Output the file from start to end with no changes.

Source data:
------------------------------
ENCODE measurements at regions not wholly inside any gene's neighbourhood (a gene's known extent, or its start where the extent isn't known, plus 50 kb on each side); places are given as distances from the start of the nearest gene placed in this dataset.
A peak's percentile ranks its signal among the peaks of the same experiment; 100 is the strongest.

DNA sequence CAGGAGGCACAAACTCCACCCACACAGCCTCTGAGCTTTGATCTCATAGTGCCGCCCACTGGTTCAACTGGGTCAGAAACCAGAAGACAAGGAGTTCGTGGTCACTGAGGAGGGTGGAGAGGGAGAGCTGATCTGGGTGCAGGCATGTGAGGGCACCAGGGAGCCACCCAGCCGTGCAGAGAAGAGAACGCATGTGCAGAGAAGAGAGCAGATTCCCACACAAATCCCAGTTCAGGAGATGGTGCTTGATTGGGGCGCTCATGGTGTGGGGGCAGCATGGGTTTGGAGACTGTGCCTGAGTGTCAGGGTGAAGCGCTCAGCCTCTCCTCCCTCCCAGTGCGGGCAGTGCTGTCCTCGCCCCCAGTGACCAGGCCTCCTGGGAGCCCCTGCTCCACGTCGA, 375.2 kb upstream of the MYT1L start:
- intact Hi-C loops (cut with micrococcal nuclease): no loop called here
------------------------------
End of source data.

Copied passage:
ENCODE measurements at regions not wholly inside any gene's neighbourhood (a gene's known extent, or its start where the extent isn't known, plus 50 kb on each side); places are given as distances from the start of the nearest gene placed in this dataset.
A peak's percentile ranks its signal among the peaks of the same experiment; 100 is the strongest.

DNA sequence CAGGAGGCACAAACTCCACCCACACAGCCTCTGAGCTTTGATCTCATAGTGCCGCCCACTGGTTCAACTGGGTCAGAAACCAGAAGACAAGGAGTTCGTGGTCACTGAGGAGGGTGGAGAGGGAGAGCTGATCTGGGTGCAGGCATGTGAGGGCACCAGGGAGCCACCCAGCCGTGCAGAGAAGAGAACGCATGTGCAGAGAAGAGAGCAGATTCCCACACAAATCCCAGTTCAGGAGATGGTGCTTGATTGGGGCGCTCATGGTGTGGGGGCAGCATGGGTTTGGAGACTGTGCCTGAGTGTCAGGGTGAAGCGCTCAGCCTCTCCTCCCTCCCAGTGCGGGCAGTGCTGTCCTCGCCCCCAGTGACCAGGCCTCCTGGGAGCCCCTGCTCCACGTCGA, 375.2 kb upstream of the MYT1L start:
- intact Hi-C loops (cut with micrococcal nuclease): no loop called here